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  • I sat before the doctor, awaiting the results of my skin biopsy. My bored 4-year old tugged at my shirt, asking how long we would be. My 10-month old squirmed out of my arms and onto the floor, crawling straight for the powerpoint. I cursed my husband in my head, wondering what could be so important that he would miss helping me out at such an important appointment.

    And then the doctor said the word.

    Melanoma.

    Mel-a-no-ma.

    One of the most rare of skin cancers, only 2.6 % of skin cancers in my part of the world. But accountable for 70% of skin cancer deaths.

    The tears started to roll and I quickly lost all sense of pride about crying in front of an almost-stranger.

    But the news got a little better.

    Of all the different kinds of melanoma, mine is probably the best one to get, if you have to get one. It's a superficial skin cancer, confined to the first layer of skin in most cases. It's not one that commonly spreads to other parts of the body and it's been caught early.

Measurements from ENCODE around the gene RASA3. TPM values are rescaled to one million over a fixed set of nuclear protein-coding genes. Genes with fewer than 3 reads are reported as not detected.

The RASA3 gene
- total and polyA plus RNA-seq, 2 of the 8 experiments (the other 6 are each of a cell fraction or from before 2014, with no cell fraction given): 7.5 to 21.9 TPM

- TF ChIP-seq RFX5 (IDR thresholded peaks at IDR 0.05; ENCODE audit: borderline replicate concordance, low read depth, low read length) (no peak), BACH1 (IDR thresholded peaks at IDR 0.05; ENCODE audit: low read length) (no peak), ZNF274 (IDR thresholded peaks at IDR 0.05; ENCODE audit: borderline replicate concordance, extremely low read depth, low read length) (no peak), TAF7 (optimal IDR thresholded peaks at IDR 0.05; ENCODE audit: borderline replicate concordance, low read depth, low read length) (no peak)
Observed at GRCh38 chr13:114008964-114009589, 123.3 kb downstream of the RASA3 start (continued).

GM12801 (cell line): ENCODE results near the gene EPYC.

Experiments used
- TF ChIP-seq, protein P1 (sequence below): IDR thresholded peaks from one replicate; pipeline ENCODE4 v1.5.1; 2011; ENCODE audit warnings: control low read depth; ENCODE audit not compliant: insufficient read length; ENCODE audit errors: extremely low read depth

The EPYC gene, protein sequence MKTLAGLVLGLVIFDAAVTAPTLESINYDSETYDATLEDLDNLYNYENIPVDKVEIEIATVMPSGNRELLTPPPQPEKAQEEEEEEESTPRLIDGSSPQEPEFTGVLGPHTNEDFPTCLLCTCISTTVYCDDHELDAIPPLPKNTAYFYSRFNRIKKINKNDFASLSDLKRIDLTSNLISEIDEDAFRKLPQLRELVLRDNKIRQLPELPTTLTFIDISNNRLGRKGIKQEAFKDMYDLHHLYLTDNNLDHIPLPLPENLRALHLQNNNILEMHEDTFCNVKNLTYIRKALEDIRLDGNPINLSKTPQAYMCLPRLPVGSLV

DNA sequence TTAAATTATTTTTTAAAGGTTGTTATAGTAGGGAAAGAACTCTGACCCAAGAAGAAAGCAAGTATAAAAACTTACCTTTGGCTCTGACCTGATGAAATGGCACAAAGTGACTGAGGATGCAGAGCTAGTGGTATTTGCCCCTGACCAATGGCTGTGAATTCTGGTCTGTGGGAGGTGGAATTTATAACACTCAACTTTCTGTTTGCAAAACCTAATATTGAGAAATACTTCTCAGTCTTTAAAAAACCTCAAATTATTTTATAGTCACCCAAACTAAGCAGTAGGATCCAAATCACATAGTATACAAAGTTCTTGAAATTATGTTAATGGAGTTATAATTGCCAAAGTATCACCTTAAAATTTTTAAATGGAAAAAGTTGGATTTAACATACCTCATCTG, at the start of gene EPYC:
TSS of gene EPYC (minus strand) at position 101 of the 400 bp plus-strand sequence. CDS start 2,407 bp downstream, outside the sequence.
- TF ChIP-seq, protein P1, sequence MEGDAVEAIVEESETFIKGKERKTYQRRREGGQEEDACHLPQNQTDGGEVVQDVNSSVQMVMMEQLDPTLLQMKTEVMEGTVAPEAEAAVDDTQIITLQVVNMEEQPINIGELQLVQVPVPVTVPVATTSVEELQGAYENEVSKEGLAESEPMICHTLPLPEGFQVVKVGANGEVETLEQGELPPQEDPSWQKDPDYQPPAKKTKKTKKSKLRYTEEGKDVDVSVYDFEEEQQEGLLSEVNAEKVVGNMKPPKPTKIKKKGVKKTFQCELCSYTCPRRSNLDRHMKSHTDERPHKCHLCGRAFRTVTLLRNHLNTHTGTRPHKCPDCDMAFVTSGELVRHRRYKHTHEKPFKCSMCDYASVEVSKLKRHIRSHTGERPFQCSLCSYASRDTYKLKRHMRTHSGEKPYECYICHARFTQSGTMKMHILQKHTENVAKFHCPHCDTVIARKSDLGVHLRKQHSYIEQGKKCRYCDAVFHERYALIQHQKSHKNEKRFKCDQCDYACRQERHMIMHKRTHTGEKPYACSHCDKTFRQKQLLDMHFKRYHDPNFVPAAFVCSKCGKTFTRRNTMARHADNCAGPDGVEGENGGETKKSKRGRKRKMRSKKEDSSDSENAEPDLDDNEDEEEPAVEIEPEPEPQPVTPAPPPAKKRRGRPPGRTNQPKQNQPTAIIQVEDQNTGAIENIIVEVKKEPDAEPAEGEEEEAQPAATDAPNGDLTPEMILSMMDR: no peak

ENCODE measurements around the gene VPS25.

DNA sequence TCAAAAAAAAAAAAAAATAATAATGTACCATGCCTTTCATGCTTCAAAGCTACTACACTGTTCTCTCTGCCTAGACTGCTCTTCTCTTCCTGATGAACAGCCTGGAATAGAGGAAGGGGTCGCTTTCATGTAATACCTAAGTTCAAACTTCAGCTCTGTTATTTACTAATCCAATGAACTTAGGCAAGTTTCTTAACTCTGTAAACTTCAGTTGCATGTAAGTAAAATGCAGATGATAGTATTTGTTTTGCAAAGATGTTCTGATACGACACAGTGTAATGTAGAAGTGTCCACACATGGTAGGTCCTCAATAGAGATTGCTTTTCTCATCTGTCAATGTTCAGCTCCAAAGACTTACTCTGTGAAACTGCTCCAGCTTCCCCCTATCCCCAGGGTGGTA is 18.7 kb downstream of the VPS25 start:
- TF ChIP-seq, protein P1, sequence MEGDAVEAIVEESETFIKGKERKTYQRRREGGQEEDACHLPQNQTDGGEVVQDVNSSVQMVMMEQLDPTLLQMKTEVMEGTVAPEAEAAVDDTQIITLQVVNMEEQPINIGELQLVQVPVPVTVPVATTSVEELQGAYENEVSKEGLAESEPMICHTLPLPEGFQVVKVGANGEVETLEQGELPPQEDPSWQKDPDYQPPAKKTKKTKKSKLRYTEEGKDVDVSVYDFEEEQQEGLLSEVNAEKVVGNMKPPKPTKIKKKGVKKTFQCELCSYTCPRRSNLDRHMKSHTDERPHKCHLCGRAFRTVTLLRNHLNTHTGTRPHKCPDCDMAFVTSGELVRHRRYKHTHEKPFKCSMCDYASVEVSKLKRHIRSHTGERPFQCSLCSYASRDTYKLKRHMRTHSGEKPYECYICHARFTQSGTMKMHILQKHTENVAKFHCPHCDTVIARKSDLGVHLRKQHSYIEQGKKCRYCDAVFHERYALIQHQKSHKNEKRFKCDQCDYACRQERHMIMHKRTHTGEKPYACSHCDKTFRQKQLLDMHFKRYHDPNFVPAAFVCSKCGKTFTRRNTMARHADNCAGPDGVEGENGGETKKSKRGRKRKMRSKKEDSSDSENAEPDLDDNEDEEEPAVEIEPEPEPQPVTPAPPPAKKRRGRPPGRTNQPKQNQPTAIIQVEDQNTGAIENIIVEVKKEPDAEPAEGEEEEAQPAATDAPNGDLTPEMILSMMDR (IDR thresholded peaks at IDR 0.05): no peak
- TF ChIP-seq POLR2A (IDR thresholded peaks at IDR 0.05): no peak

My treatment will be surgical. The doctor will take the freckle, plus a 5mm margin around it. They may also take a section of skin nearby to 'patch' it up. In the end, I will most likely have zero skin cancer left, just a really tough-looking scar down the left side of my cheek.

    When I'm down, I dwell on how 'unfair' it is to have a melanoma when I've always been so careful with my skin. Never sun-baked, I don't go outside in the middle of the day, I wear sunscreen regularly and a hat. I'm terrified of the surgery, which will be done under local anaesthetic, and more specifically, the feeling of my skin and flesh being cut away. On my face.

    But in the up moments, I feel enormously grateful it's not worse. It's not fatal. I feel grateful that I live in a country where I can get good medical care without private health insurance, for free. I feel grateful that I had the good sense to start having my fair skin checked annually, and that it was detected early.

    I'm sure I will continue to swing between these two extremes over the coming months. But for now, for this very moment while I sit here, I feel that it's all going to be okay.
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